The E. coli replication machinery, referred to as the "replisome", consists of about a dozen different proteins present in stoichiometries that range from one to six (11-14) (Figure 1A). At the head of the fork is the homohexameric DnaB helicase that encircles the lagging strand. DnaB unwinds the parental duplex by using rNTPs and translocates along the lagging strand while excluding the leading strand, acting as a wedge to peel the strands apart. The replicative polymerase is polymerase III (Pol III) holoenzyme consisting of three components: Pol III core, beta clamp and clamp loader. DNA Pol III core is a heterotrimer that contains alpha (the catalytic polymerase), epsilon (the proofreading 3'-5' exonuclease) and theta subunits. Pol III core is slow and distributive when acting alone, but at the replication fork Pol III core associates with the beta sliding clamp, a ring shaped protein that encircles DNA and tethers Pol III to the template for rapid (500-1000 nucleotides/s) and processive (>80 kb) synthesis. The beta clamp is assembled onto DNA by a multisubunit clamp loader in an ATP driven reaction. Each of the three tau subunits in the clamp loader can bind a Pol III core, providing three DNA polymerases at the replication fork (15). The tau subunits also bind the DnaB helicase and enhance its rate of unwinding from 35 bp/s to nearly 1 kb/s (16). One Pol III core-beta extends the leading strand in the direction of fork movement, while the other two Pol III cores function on the lagging strand (17). Due to the antiparallel structure of DNA and the ability of DNA polymerases to only synthesize DNA in the 5'-3' direction, the lagging strand must be extended in the opposite direction of fork movement. The lagging strand is made discontinuously as numerous 1-2 kb Okazaki fragments. Each Okazaki fragment is initiated by RNA primase, which must first bind to DnaB to produce RNA primers of about 10-12 nucletotides in length. The ssDNA on the lagging strand is rapidly coated by ssDNA binding protein (SSB), which protects the template from nucleases and also enhances the rate of DNA synthesis by Pol III-beta.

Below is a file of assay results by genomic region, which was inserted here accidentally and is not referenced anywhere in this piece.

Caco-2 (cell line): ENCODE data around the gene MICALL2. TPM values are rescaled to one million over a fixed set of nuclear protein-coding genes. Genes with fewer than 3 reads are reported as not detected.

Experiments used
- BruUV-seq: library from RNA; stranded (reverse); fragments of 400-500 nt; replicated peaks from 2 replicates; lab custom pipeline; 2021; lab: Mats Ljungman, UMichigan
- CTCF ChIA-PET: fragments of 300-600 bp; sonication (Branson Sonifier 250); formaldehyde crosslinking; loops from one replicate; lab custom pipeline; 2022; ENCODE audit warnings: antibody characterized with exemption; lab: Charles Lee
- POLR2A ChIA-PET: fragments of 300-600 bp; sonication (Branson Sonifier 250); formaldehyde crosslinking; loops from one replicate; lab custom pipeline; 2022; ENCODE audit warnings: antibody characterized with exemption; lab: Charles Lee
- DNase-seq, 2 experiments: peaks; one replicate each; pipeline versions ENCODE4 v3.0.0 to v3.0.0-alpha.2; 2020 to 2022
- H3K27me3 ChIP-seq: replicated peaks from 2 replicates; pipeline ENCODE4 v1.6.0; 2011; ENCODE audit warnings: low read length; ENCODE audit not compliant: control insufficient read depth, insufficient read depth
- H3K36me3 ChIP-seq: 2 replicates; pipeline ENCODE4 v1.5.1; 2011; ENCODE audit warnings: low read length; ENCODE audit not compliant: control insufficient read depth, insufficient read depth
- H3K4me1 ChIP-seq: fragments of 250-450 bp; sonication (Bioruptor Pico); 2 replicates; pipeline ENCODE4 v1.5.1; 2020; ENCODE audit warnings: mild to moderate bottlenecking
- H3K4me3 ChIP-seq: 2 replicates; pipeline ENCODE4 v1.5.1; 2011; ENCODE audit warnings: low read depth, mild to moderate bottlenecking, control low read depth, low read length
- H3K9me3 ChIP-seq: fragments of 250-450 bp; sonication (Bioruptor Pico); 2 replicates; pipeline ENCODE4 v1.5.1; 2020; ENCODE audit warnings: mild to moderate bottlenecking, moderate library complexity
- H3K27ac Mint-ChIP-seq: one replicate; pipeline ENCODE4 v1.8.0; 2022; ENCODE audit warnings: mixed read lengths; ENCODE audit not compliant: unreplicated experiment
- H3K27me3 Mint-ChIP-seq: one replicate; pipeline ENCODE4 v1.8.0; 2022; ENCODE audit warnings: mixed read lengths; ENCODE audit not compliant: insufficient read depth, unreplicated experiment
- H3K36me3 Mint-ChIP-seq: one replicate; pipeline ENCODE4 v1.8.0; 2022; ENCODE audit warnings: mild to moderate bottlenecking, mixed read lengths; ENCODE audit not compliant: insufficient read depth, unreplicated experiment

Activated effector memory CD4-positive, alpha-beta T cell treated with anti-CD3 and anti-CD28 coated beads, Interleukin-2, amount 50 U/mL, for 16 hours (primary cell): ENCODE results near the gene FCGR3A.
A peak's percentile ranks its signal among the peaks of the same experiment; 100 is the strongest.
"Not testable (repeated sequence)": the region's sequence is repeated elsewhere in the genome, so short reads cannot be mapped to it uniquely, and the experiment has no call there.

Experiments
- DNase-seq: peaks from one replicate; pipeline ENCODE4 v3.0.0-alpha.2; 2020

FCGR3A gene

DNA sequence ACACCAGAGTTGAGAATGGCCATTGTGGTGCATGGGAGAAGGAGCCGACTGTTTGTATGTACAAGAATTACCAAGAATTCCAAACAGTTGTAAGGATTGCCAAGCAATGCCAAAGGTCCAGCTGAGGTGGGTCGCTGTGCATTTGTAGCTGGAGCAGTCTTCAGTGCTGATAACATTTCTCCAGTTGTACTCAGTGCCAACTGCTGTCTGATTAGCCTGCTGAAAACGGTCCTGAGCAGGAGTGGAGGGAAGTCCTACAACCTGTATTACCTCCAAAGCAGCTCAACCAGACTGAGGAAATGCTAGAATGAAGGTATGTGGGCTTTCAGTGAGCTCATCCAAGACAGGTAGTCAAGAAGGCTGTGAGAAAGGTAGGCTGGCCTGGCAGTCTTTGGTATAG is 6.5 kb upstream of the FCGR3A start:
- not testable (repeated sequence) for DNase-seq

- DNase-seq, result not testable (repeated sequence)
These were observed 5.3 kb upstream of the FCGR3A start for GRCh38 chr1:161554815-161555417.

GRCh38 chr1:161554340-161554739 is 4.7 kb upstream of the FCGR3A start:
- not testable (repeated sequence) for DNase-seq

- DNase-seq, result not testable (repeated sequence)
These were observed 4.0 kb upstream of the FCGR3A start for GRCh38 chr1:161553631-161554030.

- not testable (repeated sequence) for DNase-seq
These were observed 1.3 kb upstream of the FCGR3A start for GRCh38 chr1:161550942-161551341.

The high processivity of Pol III-beta must be overcome on the lagging strand in order for the replisome to repeatedly dissociate from the end of each Okazaki fragment and recycle to a new primer. This is accomplished by the ability of Pol III core to disengage from the beta clamp at the end of each Okazaki fragment, leaving the beta clamp on the DNA (see Figure 1B and C). The Pol III core can then re-associate at a new primed site for extension of the next Okazaki fragment. The clamp loader repeatedly assembles beta clamps onto new primed sites, enabling processive synthesis during the polymerase hopping process. The three Pol III cores at the fork increase the efficiency of the replisome in filling Okazaki fragments, since two Pol III cores can work on the lagging strand (17). RNA primers are removed by the 5'-3' exonuclease in Pol I, but can also be removed by RNaseH. Okazaki fragments are then sealed together by ligase.